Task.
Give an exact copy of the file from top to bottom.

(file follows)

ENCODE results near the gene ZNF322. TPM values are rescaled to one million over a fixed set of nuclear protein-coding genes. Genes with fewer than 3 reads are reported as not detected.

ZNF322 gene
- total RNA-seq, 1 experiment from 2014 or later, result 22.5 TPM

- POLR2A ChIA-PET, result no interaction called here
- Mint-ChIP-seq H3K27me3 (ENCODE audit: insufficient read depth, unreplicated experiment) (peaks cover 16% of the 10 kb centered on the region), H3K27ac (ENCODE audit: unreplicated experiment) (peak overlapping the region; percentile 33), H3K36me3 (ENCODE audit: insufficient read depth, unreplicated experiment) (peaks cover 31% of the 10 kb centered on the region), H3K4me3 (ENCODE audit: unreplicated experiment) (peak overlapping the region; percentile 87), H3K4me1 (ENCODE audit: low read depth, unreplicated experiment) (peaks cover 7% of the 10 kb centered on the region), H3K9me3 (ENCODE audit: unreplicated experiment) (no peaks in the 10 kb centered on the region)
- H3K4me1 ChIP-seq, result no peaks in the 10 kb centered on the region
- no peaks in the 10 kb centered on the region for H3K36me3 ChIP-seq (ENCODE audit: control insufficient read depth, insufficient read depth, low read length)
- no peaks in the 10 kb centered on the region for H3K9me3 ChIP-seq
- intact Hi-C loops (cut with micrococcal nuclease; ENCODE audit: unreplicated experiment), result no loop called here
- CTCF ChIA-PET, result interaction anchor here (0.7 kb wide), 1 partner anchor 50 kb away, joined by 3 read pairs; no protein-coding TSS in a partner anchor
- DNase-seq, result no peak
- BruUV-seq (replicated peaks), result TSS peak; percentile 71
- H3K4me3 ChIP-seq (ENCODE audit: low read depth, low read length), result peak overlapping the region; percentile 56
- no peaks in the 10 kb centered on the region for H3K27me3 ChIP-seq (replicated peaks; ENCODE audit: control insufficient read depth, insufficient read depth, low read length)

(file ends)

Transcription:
ENCODE results near the gene ZNF322. TPM values are rescaled to one million over a fixed set of nuclear protein-coding genes. Genes with fewer than 3 reads are reported as not detected.

ZNF322 gene
- total RNA-seq, 1 experiment from 2014 or later, result 22.5 TPM

- POLR2A ChIA-PET, result no interaction called here
- Mint-ChIP-seq H3K27me3 (ENCODE audit: insufficient read depth, unreplicated experiment) (peaks cover 16% of the 10 kb centered on the region), H3K27ac (ENCODE audit: unreplicated experiment) (peak overlapping the region; percentile 33), H3K36me3 (ENCODE audit: insufficient read depth, unreplicated experiment) (peaks cover 31% of the 10 kb centered on the region), H3K4me3 (ENCODE audit: unreplicated experiment) (peak overlapping the region; percentile 87), H3K4me1 (ENCODE audit: low read depth, unreplicated experiment) (peaks cover 7% of the 10 kb centered on the region), H3K9me3 (ENCODE audit: unreplicated experiment) (no peaks in the 10 kb centered on the region)
- H3K4me1 ChIP-seq, result no peaks in the 10 kb centered on the region
- no peaks in the 10 kb centered on the region for H3K36me3 ChIP-seq (ENCODE audit: control insufficient read depth, insufficient read depth, low read length)
- no peaks in the 10 kb centered on the region for H3K9me3 ChIP-seq
- intact Hi-C loops (cut with micrococcal nuclease; ENCODE audit: unreplicated experiment), result no loop called here
- CTCF ChIA-PET, result interaction anchor here (0.7 kb wide), 1 partner anchor 50 kb away, joined by 3 read pairs; no protein-coding TSS in a partner anchor
- DNase-seq, result no peak
- BruUV-seq (replicated peaks), result TSS peak; percentile 71
- H3K4me3 ChIP-seq (ENCODE audit: low read depth, low read length), result peak overlapping the region; percentile 56
- no peaks in the 10 kb centered on the region for H3K27me3 ChIP-seq (replicated peaks; ENCODE audit: control insufficient read depth, insufficient read depth, low read length)